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Australian philosopher, literary critic, legal scholar, and professional writer. Based in Newcastle, NSW. Author of FREEDOM OF RELIGION AND THE SECULAR STATE (2012), HUMANITY ENHANCED (2014), and THE MYSTERY OF MORAL AUTHORITY (2016).

Tuesday, March 15, 2011

On contempt, admiration, and respect

This is a side issue, but I find the analysis of contempt by Aikin and Talisse very odd. They say:

The view has it that those who are contemptible are not worthy of respect.  This seems true as far as it goes. But notice that to hold a person in contempt is to ascribe to him a capacity for responsibility. Accordingly, we do not hold the mentally deranged in contempt for their delusional beliefs; rather, we see their beliefs as symptoms of their illness. To see religious believers as proper objects of contempt, then, is to see them as people who should know better than to believe as they do. It is hence to see them as wrong but, importantly, not stupid. Thus it is a confusion to regard religious believers as both contemptible and cognitively beyond-the-pale.
This actually seems confused to me. It may well be that contempt is an inappropriate response to someone who suffers an actual mental illness. Some kind of compassion seems more appropriate, and of course we would know better than to get into an argument with such a person. We might humour her, but we would not try to argue with her. Fine so far.

But you can be cognitively beyond-the-pale for all sorts of reasons that fall short of an actual mental illness. Generally speaking we express admiration (or esteem) for people who have qualities that are admirable (and note that judgments about what is "admirable" don't have to be objectively binding on all rational creatures, they are made relative to shared values, purposes, etc.). They are people who have certain excellences, which might, in context, include intelligence, intellectual honesty, courage, openness to new ideas, and so on. We feel contempt for people who lack such excellences or who actually have the opposite qualities. If we find ourselves arguing with someone who is stupid, intellectually dishonest, fearful, and close-minded, it is perfectly appropriate to feel the opposite of admiration - i.e. contempt or disdain - for her.

Someone with those qualities may well be cognitively beyond-the-pale in the sense of being impossible, for all practical purposes, to persuade by rational argument. She may be beyond the reach of reason. We would do well not to waste time arguing with someone who possesses that particular combination of qualities. But that does not entail that we are wrong to regard her with the opposite of admiration. She clearly has qualities that are the opposite of the relevant admirable ones, i.e. she has qualities that merit our contempt.

I conclude that there is nothing at all confused about regarding some people as both cognitively beyond-the-pale and contemptible. Indeed, the very same qualities may make somebody both of these things.

This is kind of tangential, but the Aikin/Talisse passage puzzled me the first time I read it ... and it still puzzles me. I'm not actually arguing that we should feel contempt for anyone in particular. I certainly don't think that we should feel contempt for all religious believers. But I don't accept the claim that "contemptible" and "cognitively beyond-the-pale" are mutually exclusive categories.

It's also possible that someone who merits our contempt - the opposite of our admiration - nonetheless also merits some minimal or residual kind of respect as a fellow human being or a person (in the Lockean sense) or a sentient creature, or some such thing. I.e., the person is due some kind of residual regard for her interests. That opens up a large set of issues about what it is to respect somebody. But this sort of minimal/residual respect can co-exist with the idea that, at least for current purposes, the person is the opposite of admirable and that it's worth expressing that evaluation.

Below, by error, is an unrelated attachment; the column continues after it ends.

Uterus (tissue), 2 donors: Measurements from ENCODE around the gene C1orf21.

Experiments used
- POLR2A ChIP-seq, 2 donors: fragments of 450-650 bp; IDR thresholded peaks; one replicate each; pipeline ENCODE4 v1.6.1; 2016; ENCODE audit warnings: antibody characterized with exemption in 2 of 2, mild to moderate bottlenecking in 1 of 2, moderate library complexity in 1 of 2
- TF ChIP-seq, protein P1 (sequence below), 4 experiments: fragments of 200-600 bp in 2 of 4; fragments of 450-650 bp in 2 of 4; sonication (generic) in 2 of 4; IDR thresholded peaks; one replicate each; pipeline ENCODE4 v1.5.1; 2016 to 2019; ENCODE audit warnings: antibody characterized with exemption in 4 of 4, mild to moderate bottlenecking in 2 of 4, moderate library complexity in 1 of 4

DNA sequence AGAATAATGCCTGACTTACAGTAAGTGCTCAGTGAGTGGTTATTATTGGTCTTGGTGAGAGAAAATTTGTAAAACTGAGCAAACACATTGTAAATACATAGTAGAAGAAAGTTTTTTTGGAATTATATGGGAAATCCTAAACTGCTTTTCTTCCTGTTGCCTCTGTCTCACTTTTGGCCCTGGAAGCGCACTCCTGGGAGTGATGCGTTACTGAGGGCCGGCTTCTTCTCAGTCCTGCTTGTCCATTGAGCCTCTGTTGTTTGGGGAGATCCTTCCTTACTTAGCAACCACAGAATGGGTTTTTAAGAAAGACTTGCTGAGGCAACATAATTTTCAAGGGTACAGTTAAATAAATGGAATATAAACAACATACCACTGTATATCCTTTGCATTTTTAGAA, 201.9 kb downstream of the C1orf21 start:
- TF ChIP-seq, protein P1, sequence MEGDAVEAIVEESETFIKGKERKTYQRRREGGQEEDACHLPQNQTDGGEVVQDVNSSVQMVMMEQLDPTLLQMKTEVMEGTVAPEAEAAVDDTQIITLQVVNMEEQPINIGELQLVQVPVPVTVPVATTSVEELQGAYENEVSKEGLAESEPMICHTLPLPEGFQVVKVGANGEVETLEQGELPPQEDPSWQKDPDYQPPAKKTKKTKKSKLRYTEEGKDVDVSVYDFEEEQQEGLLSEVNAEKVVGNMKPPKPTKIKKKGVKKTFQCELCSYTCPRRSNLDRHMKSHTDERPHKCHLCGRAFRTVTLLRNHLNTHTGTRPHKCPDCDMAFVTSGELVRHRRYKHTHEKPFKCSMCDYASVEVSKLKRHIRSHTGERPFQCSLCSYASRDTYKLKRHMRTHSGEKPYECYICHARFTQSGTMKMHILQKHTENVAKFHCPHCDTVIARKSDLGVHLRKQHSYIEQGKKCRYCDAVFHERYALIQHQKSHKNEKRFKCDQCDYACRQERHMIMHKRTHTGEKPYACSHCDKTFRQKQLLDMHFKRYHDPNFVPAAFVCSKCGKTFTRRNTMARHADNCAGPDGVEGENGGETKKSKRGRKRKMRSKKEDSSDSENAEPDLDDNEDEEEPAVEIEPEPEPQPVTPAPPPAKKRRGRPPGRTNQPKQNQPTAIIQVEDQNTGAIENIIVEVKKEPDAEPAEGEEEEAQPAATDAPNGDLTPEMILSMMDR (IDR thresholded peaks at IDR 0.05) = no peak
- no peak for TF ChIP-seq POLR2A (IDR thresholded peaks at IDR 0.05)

Again, I conclude that someone can both (1) be cognitively beyond-the-pale and (2) have qualities that are the opposite of admirable  - and merit expressions of contempt. Even though this person is still owed some residual regard for her interests, that is a separate issue.

14 comments:

Brian said...

I found this helpful in thinking about the subject: http://lesswrong.com/lw/2as/diseased_thinking_dissolving_questions_about/

Thalamus said...

This is part of what I posted on my newly created blog:

As it concerns Aikin and Talisse, somebody who has a considerable form of intellectual impairment is automatically exonerated on that very basis. Contempt for the expressions of the mentally disabled is simply absurd. So far I concur. However, they go on to argue that:

To see religious believers as proper objects of contempt, then, is to see them as people who should know better than to believe as they do. It is hence to see them as wrong but, importantly, not stupid..

Notwithstanding a variety of nuanced -and I believe highly discrepant- notions of freewill, what exactly spurs and drives our beliefs and thus our behavior? -We may wonder. Two things: our genes and our environment. So, if this restricted twofold engine of human ability is the sole root that gives rise to beliefs (whether correct, equivocal or flat out delusional) then there really is no room for free will, is there? And so it follows that the mentally handicap and those who had the misfortune of growing up in intense and oppressive ambient religiosity or unreason, stand on the same moral ground. In other words, because neither of them chose what spurred their delusions, neither of the two deserve our contempt.

But then, Russel would perhaps retort that, taken to its logical conclusions, this elaborate semi-syllogistic argument would undermine, as a corollary, all feelings of admiration. And he would be right. In a way -and as a parenthetical note- this is why we need the illusion of free will.

Russell Blackford said...